‘Votes for women!’ — 110 years ago marked the first time in California’s history a state political party organized a women’s suffrage rally.
A century later, women, transgender, black, Asian, Native American, non-binary and disabled Asian-Americans march in their thousands. But more than a century after the first women’s suffrage rally in Sacramento, it remains a controversial topic.
But this month, the California Democratic Party is holding its party’s second big political event in honor of International Women’s Day. At the end of last month, its Women’s March saw the largest turnout in the history of the state, with more than 10,000 California Democrats attending the march.
This has caused debate about what to do next for the party going forward.
This month, the party is holding its Women’s March at the same site where it was a century ago.
The site of the first Women’s March is a dirt lot now occupied by a McDonald’s, a Home Depot and more.
“People see this as a huge opportunity,” said Amanda Perez, a deputy District Director with the California Democratic Party. “We’ve been the party of change for decades, and this is an important moment for the entire party.”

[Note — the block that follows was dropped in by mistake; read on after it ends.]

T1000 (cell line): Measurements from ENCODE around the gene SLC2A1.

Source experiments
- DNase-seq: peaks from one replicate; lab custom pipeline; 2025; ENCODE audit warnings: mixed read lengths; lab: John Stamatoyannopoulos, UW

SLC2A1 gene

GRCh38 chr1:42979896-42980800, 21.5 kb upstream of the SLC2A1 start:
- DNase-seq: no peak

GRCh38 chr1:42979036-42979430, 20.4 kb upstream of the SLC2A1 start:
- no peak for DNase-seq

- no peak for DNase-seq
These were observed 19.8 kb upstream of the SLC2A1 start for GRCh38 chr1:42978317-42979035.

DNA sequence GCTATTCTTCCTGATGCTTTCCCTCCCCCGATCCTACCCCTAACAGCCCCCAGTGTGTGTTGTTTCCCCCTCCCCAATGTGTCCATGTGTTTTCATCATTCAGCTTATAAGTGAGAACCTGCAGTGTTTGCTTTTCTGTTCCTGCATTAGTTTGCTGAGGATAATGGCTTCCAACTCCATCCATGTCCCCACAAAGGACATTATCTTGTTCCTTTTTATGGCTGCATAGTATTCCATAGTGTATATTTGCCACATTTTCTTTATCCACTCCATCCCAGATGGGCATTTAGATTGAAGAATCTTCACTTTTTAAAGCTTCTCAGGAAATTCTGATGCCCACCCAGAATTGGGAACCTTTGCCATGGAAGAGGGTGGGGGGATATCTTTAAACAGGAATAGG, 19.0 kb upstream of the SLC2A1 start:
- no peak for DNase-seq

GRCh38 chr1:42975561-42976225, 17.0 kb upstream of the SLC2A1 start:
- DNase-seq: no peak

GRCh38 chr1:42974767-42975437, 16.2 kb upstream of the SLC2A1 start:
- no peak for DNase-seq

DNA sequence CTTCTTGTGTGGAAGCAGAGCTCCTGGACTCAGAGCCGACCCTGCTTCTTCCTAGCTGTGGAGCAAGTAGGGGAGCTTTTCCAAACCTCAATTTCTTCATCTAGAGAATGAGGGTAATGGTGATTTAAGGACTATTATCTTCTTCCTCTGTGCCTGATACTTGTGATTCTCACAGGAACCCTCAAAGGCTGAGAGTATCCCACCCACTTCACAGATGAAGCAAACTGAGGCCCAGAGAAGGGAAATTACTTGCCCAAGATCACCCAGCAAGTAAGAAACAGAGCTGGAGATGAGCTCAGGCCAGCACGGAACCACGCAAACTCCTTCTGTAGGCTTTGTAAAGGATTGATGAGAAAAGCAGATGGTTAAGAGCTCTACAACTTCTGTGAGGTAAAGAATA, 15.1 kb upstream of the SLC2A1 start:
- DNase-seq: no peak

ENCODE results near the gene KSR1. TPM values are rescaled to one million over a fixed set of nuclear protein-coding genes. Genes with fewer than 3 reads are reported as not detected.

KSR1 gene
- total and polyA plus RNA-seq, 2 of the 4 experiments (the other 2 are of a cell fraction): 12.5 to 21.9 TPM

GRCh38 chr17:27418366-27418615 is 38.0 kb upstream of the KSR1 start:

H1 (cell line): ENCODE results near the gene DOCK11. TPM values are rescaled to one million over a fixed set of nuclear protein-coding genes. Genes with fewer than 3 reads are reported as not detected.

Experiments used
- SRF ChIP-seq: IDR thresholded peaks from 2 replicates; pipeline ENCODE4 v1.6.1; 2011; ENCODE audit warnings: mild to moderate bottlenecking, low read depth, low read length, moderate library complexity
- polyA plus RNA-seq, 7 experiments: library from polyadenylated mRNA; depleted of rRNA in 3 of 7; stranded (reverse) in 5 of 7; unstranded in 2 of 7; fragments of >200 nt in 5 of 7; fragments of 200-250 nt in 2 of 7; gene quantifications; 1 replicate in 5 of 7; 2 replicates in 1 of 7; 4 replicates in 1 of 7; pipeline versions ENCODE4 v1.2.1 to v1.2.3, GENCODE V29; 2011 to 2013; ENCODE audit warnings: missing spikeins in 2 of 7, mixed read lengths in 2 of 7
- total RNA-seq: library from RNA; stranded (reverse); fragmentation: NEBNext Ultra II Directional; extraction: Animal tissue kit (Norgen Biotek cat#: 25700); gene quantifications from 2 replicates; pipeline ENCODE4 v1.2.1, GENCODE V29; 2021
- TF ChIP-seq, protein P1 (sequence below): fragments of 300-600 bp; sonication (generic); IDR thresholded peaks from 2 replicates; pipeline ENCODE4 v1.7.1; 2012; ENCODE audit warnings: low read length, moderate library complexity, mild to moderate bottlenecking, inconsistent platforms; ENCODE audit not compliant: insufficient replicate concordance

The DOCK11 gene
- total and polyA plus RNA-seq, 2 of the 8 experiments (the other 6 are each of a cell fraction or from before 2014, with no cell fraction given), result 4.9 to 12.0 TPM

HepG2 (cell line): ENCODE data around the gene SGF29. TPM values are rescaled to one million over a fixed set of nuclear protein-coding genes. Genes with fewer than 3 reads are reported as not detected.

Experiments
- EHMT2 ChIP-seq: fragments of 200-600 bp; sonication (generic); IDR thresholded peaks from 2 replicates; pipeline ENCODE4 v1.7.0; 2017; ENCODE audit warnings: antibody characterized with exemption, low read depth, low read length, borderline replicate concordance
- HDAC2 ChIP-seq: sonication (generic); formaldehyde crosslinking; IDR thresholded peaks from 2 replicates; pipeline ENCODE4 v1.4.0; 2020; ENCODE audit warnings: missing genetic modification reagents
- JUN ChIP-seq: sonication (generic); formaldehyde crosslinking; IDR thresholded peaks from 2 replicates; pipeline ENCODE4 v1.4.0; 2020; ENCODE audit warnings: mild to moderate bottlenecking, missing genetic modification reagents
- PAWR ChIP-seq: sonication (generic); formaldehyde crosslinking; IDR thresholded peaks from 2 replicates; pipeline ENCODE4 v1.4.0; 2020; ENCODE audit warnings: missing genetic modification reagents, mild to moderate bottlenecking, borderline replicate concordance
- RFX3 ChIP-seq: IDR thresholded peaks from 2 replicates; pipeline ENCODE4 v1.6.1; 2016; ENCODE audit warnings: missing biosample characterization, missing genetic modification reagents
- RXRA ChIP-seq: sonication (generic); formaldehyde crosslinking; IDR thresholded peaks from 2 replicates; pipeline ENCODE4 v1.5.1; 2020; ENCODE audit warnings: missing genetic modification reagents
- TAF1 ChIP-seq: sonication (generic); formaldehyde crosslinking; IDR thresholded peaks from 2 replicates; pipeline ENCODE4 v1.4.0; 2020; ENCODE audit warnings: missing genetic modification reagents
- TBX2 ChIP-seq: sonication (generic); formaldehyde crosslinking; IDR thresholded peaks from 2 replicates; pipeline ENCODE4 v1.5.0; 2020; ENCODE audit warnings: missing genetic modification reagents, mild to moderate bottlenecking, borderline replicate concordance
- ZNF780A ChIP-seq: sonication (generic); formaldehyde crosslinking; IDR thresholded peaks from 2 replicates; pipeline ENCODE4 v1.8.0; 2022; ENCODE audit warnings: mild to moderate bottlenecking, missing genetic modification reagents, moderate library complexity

“This is a very important moment for us, and it will be critical,” said Karen Tumlin, who was a Sacramento County supervisor and worked as field organizer for the California Democratic Party during the historic first march in 1913.
“We were ready to be a part of history — and this is it,” she said. “We will be remembered.”
And this time around they’ll be taking their message to the streets. But it appears some of the demands are a little different.
“There will definitely be more visibility for women of color and women of low-income communities in the march,” said Linda Pang, who was the chief organizer for the first California Women’s March.
“There will be a national moment for us to really be a part of change and a part of democracy,” said Pang, who lives in San Francisco. “We can’t back down from women who have different opportunities and different lives.”
The California Democratic Party began building the California Women’s March’s infrastructure this year, and Perez said even though there will not be the same amount of speakers, the rally will be more inclusive and diverse.